A-DATA Nobility & Classic PD17, PD18 & PD19 USB Flash Drives

Storage/Other by SidneyWong @ 2007-12-17

There are many storage devices for PC nowadays. The most popular would still have to be the USB flash drive. A-DATA, a well known company in system memory is introducing several mini USB flash drives making them even easier to carry.

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Performance & Conclusion


Vista ReadyBoost, using flash drives have been discussed and reviewed by many including [M] early this year when Vista was first introduced. Although Vista performance gain is negligible, it is a good measuring stick to judge if the flash memory is up to the challenge. With system memory price as low as today when 2GB could be had for less than $50, ReadyBoost is no longer the reason to buy flash drives.

It is nice to see that all three mini drives from A-DATA passed Vista ReadyBoost requirement.

Laptop test setup For Vista ReadyBoost:

  • Acer Aspire 4720-4825 14.1" Widescreen Laptop
  • Windows Vista Home Basic

  • Madshrimps (c)

    Desktop Test Setup:

  • ASRock 4-Core-1333 eSATA2 motherboard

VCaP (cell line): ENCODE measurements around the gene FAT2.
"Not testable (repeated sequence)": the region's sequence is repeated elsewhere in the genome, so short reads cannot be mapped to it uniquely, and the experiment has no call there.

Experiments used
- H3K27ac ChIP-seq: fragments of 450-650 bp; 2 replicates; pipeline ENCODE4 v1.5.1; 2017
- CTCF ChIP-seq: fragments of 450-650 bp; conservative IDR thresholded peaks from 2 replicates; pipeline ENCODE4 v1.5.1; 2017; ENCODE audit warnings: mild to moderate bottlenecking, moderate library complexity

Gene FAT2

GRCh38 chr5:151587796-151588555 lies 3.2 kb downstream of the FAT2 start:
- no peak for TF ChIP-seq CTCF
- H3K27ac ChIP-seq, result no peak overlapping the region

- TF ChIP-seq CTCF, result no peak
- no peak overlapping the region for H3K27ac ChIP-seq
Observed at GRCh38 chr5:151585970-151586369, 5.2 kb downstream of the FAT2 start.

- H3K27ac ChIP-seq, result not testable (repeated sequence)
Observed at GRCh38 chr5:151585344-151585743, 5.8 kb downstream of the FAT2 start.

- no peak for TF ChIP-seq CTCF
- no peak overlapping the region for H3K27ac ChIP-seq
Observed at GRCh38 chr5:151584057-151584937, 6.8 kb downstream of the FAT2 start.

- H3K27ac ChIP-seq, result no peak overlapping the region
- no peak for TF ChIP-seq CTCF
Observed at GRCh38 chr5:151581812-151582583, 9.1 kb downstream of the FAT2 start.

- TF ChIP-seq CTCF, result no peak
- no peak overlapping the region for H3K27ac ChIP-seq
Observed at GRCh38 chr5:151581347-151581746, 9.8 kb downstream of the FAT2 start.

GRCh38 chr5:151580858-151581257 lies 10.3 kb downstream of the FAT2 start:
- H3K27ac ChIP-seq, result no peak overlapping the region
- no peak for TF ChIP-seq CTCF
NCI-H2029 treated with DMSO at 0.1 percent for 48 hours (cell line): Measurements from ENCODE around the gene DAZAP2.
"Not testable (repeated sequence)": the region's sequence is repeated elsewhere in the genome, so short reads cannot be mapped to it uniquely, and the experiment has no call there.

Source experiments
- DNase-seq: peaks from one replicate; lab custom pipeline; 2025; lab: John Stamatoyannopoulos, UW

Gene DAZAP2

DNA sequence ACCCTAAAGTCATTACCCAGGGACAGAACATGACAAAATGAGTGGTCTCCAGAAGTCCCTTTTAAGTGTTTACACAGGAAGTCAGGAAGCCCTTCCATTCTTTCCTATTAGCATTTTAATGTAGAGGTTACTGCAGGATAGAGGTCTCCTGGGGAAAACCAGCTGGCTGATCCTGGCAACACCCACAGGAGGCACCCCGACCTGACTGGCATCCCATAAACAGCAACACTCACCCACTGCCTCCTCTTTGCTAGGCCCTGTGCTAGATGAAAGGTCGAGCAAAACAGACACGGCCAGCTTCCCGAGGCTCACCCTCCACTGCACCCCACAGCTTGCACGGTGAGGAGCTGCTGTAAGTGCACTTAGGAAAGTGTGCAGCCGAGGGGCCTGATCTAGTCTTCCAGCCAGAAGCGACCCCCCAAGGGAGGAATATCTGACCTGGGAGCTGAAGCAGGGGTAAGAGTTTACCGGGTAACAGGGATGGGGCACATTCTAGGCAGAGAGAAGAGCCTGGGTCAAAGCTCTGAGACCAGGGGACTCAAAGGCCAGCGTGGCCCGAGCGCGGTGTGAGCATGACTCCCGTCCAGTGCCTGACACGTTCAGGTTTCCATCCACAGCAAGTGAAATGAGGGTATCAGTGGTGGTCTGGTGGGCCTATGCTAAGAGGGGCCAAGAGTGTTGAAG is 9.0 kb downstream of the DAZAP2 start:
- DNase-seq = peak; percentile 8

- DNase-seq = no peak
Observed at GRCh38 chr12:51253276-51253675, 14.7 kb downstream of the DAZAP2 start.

• Intel E4400 @3.0 GHz
  • Seagate 500GB SATA HD
  • G.Skill PC6400 2*1GB
  • Windows XP Pro SP2

  • Compared with: Sandisk Cruzer 1GB; VisionTek 1GB; Kingston 4GB

    Madshrimps (c)

    The three mini drives perform consistently with each other from HD Tach measurement out shining the regular size USB flash drives here.

    Madshrimps (c)

    Using 550MB of data, photo and software programs in real life test the result is a bit different. The PD-18 performs better than the other two. The test was done with two passes and the results were within -/+ 1 seconds.

    Pricing of the A-DATA mini ranging from ~US$11.00 for 1GB capacity and up to ~$32 for 4GB size, I have yet to see the 8GB available.


    I have been carrying a USB flash drive on my keychain for several years because I know I won't lose or misplace or forget my car and house keys. A smaller and much slimmer USB flash drive is definitely welcome. Both read and write speed of these mini drives from A-DATA is a tad slower, but overall the impact is negligible.

    I would think the market for 512MB and 1GB capacity drives are of the past, when 2GB becomes the minimum and 4 and 8GB are gaining popularity. If I were in the market for USB flash drive, I would certainly take a closer look at the mini drives from A-DATA.


  • Size
  • Price
  • ReadyBoost capable


  • Speed?

    Madshrimps (c)

    Many thanks to A-DATA for sending the review samples all the way from Taiwan to the U.S., we look forward to seeing more new products from A-DATA in the coming New Year.
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